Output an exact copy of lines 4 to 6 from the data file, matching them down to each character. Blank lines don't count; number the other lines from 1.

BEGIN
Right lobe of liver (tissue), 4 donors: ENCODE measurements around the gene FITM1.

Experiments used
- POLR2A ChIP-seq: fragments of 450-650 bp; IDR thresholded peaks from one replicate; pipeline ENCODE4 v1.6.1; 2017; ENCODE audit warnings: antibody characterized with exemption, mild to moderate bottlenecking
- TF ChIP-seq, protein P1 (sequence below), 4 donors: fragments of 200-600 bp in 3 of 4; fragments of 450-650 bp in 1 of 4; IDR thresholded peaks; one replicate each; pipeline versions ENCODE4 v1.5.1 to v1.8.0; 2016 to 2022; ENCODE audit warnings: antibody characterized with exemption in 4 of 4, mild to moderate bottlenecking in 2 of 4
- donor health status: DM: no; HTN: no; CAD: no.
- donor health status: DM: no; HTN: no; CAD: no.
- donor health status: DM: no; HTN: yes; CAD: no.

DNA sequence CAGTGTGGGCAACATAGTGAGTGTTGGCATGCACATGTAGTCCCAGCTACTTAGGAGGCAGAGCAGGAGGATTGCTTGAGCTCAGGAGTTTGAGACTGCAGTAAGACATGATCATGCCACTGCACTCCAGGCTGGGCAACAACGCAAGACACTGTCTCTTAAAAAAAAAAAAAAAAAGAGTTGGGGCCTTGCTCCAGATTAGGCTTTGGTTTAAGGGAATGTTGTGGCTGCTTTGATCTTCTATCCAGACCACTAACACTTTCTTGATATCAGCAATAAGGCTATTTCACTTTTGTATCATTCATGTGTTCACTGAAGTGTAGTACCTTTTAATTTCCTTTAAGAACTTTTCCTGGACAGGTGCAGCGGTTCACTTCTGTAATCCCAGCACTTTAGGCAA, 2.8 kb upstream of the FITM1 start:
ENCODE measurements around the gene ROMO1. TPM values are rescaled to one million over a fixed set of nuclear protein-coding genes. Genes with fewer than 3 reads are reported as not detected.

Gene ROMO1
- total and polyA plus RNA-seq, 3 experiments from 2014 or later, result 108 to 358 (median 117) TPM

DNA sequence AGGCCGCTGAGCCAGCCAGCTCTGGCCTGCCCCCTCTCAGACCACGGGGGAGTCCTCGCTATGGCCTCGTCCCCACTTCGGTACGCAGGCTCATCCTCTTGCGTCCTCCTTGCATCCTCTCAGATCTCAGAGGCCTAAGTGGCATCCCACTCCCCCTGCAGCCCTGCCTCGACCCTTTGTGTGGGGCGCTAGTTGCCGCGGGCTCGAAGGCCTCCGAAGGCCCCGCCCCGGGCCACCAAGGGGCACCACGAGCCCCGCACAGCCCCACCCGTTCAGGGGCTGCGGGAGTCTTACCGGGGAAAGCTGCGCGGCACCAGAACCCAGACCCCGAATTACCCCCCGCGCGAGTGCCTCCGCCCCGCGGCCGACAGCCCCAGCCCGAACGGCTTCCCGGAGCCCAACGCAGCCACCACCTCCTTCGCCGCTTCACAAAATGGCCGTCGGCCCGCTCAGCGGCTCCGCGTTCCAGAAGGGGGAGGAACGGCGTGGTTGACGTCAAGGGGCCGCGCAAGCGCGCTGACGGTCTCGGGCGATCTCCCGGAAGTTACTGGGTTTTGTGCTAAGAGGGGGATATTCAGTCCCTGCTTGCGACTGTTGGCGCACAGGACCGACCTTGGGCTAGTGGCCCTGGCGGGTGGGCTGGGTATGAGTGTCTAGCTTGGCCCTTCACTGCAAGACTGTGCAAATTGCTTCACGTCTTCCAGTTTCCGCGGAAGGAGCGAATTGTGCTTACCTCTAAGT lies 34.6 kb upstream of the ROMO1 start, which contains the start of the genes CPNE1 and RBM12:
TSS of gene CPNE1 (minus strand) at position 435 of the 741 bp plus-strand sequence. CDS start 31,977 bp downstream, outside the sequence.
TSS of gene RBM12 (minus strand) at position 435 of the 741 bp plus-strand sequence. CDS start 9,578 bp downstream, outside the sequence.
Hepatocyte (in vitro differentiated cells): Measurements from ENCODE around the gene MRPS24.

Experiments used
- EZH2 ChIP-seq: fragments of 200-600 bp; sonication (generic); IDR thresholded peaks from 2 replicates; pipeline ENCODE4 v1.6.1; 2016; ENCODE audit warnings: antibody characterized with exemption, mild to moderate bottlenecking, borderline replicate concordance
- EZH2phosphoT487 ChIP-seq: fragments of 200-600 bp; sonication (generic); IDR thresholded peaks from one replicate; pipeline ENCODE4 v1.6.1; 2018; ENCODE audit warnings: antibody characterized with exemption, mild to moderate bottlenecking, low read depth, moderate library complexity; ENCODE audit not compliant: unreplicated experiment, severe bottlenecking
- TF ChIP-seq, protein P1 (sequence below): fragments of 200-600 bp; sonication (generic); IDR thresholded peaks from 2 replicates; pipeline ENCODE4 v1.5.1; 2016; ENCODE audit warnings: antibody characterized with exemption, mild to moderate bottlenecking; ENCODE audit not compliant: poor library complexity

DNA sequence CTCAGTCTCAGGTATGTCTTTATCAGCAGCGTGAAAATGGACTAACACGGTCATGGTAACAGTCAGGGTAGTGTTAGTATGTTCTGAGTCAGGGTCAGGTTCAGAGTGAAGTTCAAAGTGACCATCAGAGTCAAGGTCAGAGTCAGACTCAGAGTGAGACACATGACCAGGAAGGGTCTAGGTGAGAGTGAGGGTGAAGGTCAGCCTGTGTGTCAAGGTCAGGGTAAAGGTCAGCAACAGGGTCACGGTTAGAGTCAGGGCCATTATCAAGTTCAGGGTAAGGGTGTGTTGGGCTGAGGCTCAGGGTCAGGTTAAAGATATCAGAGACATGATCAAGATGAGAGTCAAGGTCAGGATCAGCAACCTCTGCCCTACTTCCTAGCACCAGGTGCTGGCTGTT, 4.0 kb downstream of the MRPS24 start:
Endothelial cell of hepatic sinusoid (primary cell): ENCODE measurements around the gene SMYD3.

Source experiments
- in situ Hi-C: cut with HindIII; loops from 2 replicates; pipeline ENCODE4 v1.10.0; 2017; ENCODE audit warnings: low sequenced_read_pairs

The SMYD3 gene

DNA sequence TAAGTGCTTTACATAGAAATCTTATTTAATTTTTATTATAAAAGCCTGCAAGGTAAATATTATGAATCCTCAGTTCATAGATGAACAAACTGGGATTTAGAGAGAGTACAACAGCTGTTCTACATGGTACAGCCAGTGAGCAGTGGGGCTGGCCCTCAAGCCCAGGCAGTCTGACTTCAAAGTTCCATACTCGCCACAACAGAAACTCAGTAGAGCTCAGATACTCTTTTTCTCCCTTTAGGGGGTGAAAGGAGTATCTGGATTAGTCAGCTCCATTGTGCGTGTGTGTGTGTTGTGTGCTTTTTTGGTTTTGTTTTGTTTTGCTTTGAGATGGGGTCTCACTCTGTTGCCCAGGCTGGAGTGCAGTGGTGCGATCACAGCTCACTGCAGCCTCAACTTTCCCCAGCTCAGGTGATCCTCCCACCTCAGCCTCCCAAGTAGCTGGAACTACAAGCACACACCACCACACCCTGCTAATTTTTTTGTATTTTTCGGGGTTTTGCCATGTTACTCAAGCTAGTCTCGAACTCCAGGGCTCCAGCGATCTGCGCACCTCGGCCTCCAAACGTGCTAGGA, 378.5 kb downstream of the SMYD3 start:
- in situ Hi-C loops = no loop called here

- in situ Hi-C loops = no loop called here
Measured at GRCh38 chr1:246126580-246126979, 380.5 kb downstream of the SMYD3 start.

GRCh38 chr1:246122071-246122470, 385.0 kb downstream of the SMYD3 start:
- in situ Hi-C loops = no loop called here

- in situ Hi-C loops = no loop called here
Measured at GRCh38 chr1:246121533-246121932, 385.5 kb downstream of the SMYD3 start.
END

- TF ChIP-seq, protein P1 (sequence below), 4 donors: fragments of 200-600 bp in 3 of 4; fragments of 450-650 bp in 1 of 4; IDR thresholded peaks; one replicate each; pipeline versions ENCODE4 v1.5.1 to v1.8.0; 2016 to 2022; ENCODE audit warnings: antibody characterized with exemption in 4 of 4, mild to moderate bottlenecking in 2 of 4
- donor health status: DM: no; HTN: no; CAD: no.
- donor health status: DM: no; HTN: no; CAD: no.